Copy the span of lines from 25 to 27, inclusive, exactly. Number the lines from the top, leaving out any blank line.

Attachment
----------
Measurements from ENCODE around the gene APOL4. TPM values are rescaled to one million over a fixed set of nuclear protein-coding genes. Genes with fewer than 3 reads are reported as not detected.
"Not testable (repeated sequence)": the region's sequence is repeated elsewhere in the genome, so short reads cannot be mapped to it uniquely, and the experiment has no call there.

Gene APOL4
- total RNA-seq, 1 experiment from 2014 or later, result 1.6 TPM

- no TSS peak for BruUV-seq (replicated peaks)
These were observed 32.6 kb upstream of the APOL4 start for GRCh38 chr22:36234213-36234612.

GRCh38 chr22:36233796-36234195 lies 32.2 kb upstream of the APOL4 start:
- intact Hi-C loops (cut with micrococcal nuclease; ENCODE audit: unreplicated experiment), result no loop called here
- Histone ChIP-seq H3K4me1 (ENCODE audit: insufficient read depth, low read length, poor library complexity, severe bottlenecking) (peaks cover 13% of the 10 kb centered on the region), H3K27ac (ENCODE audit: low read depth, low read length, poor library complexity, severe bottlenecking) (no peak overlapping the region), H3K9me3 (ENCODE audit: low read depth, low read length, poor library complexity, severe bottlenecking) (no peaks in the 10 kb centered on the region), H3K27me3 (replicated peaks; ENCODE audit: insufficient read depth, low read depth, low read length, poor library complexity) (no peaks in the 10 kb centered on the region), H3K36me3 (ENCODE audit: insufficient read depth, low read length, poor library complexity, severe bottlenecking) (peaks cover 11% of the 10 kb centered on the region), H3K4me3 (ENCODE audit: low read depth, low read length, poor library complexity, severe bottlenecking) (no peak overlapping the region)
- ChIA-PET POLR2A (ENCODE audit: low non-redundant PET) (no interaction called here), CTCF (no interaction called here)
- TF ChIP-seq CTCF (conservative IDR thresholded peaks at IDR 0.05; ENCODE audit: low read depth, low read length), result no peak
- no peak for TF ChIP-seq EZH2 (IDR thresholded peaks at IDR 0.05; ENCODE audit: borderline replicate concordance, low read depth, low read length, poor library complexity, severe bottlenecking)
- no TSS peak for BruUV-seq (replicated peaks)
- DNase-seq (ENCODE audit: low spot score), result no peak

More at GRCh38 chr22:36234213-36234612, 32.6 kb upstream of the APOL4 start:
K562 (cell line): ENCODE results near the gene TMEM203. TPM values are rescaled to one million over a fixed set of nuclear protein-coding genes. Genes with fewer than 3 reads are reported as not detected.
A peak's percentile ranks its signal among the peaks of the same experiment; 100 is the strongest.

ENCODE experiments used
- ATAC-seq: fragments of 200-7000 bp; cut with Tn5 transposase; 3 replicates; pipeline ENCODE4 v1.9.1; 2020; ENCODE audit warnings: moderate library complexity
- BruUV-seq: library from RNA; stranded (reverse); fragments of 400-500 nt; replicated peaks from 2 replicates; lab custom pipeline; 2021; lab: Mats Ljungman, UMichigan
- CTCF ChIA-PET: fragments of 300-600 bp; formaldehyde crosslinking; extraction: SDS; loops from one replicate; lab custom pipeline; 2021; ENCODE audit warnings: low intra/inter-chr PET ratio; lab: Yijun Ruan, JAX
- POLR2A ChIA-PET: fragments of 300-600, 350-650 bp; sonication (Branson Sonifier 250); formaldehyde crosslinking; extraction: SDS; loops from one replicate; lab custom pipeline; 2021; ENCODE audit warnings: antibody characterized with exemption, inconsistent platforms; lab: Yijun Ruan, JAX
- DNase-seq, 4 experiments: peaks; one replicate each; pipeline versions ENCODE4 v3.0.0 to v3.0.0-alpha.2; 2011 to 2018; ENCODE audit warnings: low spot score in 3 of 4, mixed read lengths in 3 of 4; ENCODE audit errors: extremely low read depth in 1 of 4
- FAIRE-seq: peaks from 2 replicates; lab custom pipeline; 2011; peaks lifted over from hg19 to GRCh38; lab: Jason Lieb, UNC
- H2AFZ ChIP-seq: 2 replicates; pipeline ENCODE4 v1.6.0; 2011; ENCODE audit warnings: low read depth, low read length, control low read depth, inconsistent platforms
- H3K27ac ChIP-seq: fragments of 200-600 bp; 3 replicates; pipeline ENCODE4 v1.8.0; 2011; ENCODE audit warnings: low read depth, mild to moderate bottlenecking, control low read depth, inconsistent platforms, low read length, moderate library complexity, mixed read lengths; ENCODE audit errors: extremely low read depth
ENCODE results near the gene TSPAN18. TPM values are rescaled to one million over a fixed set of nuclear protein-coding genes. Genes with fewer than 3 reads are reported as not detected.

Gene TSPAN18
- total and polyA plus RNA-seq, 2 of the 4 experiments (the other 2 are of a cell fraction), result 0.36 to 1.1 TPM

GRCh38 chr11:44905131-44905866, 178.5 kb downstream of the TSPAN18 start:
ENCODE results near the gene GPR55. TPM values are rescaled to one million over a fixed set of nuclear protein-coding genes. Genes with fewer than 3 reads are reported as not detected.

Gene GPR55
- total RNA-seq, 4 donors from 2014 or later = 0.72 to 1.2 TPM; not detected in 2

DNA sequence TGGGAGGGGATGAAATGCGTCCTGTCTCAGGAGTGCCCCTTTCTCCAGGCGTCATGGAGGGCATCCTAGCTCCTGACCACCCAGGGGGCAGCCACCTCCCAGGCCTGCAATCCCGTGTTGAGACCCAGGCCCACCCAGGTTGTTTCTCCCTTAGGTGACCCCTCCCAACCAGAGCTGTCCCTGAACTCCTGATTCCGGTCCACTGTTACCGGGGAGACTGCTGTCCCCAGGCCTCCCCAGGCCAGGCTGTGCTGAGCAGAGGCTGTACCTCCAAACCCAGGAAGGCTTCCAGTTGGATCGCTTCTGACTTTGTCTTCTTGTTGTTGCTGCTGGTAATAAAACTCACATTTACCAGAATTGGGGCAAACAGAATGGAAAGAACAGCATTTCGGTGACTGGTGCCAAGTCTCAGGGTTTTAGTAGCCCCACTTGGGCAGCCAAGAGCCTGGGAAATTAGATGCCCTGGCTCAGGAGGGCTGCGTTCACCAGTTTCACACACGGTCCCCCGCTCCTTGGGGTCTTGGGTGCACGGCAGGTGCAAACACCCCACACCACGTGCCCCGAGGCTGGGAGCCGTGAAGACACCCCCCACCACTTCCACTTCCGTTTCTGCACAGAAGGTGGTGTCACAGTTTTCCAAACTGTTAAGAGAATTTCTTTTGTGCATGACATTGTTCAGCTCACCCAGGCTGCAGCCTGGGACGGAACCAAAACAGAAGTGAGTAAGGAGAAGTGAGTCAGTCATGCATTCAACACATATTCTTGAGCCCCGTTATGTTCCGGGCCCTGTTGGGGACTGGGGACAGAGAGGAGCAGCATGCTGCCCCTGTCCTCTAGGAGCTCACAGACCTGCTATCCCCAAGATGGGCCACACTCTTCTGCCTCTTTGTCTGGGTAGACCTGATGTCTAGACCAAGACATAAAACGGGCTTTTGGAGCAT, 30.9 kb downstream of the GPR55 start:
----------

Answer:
- H2AFZ ChIP-seq: 2 replicates; pipeline ENCODE4 v1.6.0; 2011; ENCODE audit warnings: low read depth, low read length, control low read depth, inconsistent platforms
- H3K27ac ChIP-seq: fragments of 200-600 bp; 3 replicates; pipeline ENCODE4 v1.8.0; 2011; ENCODE audit warnings: low read depth, mild to moderate bottlenecking, control low read depth, inconsistent platforms, low read length, moderate library complexity, mixed read lengths; ENCODE audit errors: extremely low read depth
ENCODE results near the gene TSPAN18. TPM values are rescaled to one million over a fixed set of nuclear protein-coding genes. Genes with fewer than 3 reads are reported as not detected.